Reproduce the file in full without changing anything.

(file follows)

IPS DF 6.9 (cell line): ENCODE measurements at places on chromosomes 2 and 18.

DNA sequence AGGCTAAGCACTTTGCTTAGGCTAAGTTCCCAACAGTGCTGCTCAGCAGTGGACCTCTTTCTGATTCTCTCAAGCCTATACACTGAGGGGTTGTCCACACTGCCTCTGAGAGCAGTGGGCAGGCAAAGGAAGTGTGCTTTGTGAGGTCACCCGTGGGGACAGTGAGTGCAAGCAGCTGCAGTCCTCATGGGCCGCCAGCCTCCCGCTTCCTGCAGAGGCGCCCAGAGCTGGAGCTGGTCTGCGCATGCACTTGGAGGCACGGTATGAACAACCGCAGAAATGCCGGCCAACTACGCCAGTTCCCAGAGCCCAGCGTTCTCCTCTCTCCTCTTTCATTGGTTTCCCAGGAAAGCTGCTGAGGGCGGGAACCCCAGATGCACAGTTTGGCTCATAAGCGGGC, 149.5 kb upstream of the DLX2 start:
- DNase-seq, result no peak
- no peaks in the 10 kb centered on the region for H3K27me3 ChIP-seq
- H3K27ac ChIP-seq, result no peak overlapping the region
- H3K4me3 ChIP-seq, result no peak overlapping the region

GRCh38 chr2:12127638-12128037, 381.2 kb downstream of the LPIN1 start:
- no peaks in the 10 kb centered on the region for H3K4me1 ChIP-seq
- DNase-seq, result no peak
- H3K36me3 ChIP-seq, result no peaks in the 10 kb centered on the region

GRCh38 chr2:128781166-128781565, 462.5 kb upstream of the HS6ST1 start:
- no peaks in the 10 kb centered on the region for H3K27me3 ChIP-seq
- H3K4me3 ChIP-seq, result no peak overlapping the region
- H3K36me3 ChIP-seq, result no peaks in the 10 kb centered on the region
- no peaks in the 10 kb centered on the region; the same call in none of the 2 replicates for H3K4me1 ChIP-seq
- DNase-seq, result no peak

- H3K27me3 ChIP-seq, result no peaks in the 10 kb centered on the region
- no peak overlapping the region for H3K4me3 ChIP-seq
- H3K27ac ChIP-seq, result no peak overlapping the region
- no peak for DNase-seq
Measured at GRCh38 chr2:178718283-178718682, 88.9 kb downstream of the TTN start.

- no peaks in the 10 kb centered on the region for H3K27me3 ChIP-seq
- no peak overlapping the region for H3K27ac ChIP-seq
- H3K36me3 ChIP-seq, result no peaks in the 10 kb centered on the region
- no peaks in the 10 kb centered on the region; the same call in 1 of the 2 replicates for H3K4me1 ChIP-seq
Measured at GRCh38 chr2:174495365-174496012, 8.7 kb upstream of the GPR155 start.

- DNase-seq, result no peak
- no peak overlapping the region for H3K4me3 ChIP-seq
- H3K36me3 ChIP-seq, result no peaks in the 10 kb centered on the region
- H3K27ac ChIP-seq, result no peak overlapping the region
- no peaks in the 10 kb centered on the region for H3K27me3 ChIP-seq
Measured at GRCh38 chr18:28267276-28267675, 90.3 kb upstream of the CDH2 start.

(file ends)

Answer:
IPS DF 6.9 (cell line): ENCODE measurements at places on chromosomes 2 and 18.

DNA sequence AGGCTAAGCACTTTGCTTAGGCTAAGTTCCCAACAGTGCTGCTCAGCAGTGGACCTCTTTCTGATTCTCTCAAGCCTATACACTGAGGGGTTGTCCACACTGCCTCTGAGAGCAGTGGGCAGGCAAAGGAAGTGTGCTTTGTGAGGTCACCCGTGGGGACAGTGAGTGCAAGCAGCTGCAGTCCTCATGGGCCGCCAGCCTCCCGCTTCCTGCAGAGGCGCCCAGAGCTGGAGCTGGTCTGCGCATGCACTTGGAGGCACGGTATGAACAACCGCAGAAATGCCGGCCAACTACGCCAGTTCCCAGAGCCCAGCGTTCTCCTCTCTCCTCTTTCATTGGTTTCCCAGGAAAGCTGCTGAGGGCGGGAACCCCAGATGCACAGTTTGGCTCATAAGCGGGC, 149.5 kb upstream of the DLX2 start:
- DNase-seq, result no peak
- no peaks in the 10 kb centered on the region for H3K27me3 ChIP-seq
- H3K27ac ChIP-seq, result no peak overlapping the region
- H3K4me3 ChIP-seq, result no peak overlapping the region

GRCh38 chr2:12127638-12128037, 381.2 kb downstream of the LPIN1 start:
- no peaks in the 10 kb centered on the region for H3K4me1 ChIP-seq
- DNase-seq, result no peak
- H3K36me3 ChIP-seq, result no peaks in the 10 kb centered on the region

GRCh38 chr2:128781166-128781565, 462.5 kb upstream of the HS6ST1 start:
- no peaks in the 10 kb centered on the region for H3K27me3 ChIP-seq
- H3K4me3 ChIP-seq, result no peak overlapping the region
- H3K36me3 ChIP-seq, result no peaks in the 10 kb centered on the region
- no peaks in the 10 kb centered on the region; the same call in none of the 2 replicates for H3K4me1 ChIP-seq
- DNase-seq, result no peak

- H3K27me3 ChIP-seq, result no peaks in the 10 kb centered on the region
- no peak overlapping the region for H3K4me3 ChIP-seq
- H3K27ac ChIP-seq, result no peak overlapping the region
- no peak for DNase-seq
Measured at GRCh38 chr2:178718283-178718682, 88.9 kb downstream of the TTN start.

- no peaks in the 10 kb centered on the region for H3K27me3 ChIP-seq
- no peak overlapping the region for H3K27ac ChIP-seq
- H3K36me3 ChIP-seq, result no peaks in the 10 kb centered on the region
- no peaks in the 10 kb centered on the region; the same call in 1 of the 2 replicates for H3K4me1 ChIP-seq
Measured at GRCh38 chr2:174495365-174496012, 8.7 kb upstream of the GPR155 start.

- DNase-seq, result no peak
- no peak overlapping the region for H3K4me3 ChIP-seq
- H3K36me3 ChIP-seq, result no peaks in the 10 kb centered on the region
- H3K27ac ChIP-seq, result no peak overlapping the region
- no peaks in the 10 kb centered on the region for H3K27me3 ChIP-seq
Measured at GRCh38 chr18:28267276-28267675, 90.3 kb upstream of the CDH2 start.